As for the non-raffle items, if this is a leading economic indicator, we’re in for really good times. It wasn’t just a small chocolate candies year. I haven’t seen such expansive giveaways since 1969 — no wait, that was the hotel California theme invading my mind. Seriously, there were clocks, umbrellas, magnets, document holders, frisbees, all kinds of stuff.

What did I win?

Nothing.

I turned in my "homework" to xrefer and to S&P NetAdvantage. The folks at xrefer were nice enough to tell me I got all the answers correct and used the time with me and with a couple of other librarians who were also turning in their homework to do a mini focus group. What did we like and dislike about the interface? Interesting experience as we got into a discussion about what worked and what didn’t.

S&P accepted my homework but didn’t tell me how I did. I still don’t know. What’s my grade, guys? I know I didn’t win anything, but I’d still like to know the answers to the questions…………..

Marydee Ojala
Editor, ONLINE: The Leading Magazine for Information Professionals
www.onlinemag.net
marydee@xmission.com

Another Theme

Talking with some librarians at breakfast today, I realized I’d missed another group of session topics. Taxonomies and ontologies were another topic of great interest. Does all this signify a change in direction for special libraries? Are we moving from research and collection development to describing both our collections and external/internal resources?

Marydee Ojala

Editor, ONLINE: The Leading Magazine for Information Professionals

www.onlinemag.net

marydee@xmission.com

Thursday’s the Day

In accordance with immutable SLA law (just kidding!), Thursday is devoted to tours. Granted, most attendees don’t stick around for the tours. But those who do have a great time. Is it just my imagination, or too much nostalgia, that when I was younger the tours revolved around libraries? Some still do. The Vanderbilt News Archive sounded attractive, as did the one to the Peabody Library. But golf? The Hermitage? The Jack Daniels Distillery? Educational, maybe. Instructive, probably. Library-oriented? Hmmm. Those of you who went, let me know how it related to your jobs. Yeah, I’m talking to you — Leslie, Cindy, Beth, and others.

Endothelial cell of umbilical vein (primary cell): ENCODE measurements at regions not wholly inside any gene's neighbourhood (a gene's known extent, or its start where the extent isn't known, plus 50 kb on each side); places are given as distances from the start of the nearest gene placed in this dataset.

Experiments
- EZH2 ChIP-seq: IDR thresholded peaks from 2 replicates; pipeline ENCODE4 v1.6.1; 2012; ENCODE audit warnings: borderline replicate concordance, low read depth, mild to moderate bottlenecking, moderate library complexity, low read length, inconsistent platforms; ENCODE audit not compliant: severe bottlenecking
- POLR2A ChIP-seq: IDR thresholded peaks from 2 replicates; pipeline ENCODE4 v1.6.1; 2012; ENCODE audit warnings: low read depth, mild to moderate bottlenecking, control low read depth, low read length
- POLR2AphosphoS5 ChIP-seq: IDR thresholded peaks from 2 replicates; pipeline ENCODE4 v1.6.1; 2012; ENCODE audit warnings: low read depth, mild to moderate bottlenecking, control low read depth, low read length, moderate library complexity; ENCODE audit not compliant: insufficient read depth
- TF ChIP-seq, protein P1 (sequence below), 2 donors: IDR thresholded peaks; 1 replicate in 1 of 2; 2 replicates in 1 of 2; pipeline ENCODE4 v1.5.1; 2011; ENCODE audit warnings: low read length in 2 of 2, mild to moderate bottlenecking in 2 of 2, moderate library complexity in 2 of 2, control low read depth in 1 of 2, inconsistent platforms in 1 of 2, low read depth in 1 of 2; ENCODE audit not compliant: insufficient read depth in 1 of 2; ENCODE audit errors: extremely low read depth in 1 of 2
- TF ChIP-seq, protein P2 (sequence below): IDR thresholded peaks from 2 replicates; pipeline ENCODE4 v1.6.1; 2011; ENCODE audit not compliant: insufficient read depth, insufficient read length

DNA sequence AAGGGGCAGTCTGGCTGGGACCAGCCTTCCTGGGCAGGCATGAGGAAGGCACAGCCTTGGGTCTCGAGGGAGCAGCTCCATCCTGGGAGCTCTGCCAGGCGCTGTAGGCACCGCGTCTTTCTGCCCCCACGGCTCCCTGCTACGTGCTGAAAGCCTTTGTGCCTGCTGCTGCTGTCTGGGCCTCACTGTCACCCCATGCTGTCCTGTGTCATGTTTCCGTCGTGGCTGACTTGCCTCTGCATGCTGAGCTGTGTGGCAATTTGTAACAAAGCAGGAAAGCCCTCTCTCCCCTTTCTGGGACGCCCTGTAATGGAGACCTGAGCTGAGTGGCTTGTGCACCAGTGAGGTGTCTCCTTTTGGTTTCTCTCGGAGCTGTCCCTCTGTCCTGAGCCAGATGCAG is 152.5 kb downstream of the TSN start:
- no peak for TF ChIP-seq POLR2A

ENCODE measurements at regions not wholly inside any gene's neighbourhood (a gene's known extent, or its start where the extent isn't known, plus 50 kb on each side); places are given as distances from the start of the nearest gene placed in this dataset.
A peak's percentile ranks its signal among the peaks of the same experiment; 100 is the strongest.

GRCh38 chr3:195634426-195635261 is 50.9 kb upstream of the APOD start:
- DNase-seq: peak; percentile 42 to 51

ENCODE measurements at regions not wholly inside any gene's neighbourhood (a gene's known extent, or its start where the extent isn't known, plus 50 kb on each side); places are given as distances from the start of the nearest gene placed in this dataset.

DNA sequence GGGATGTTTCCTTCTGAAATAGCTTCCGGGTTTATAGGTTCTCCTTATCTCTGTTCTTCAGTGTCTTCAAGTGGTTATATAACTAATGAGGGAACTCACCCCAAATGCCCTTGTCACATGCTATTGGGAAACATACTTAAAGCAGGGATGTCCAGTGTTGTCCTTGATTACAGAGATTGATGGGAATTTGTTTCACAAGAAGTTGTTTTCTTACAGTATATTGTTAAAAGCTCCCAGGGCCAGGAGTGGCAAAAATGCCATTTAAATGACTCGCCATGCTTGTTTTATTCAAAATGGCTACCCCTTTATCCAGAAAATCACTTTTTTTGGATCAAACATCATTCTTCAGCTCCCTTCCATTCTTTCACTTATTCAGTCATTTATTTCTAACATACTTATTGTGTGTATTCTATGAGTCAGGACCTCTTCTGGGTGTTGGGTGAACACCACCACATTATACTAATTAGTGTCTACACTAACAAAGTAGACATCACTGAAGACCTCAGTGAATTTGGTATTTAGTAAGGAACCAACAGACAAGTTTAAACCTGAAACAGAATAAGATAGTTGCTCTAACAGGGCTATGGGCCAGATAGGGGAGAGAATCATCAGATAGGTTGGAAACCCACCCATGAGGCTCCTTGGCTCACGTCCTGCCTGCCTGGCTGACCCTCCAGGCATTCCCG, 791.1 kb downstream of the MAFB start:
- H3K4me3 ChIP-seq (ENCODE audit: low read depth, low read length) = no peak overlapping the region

Marydee Ojala

Editor, ONLINE: The Leading Magazine for Information Professionals

www.onlinemag.net

marydee@xmission.com

Looking Back on Sessions

Most attendees at SLA annual conferences end up the meeting exhausted. Not only are there business meetings, networking opportunities (both scheduled and unscheduled), and the exhibit hall, there are the sessions. Lots of sessions. One attendee (Thanks, Judith!) pointed out that SLA set a new record on Tuesday afternoon with 30 competing sessions. That’s a lot to choose from.

Thinking about the themes represented by the sessions, I saw lots of programs centered around resources. Those resources were usually Web sites. New roles for librarians was another popular topic. Archives and electronic record management seemed more strongly represented than in past years.

Marydee Ojala

Editor, ONLINE: The Leading Magazine for Information Professionals

www.onlinemag.net

marydee@xmission.com

Exhibit Hall Closed

The last day for exhibits was yesterday. Anyone thinking they’d use the last day of the conference to browse among exhibitor booths is out of luck.

Since most of the exhibitors have gone home, perhaps that’s a contributing factor to the smaller number of attendees at the opening keynote today and the even smaller number at the business meeting.

Marydee Ojala
Editor, ONLINE: The Leading Magazine for Information Professionals
www.onlinemag.net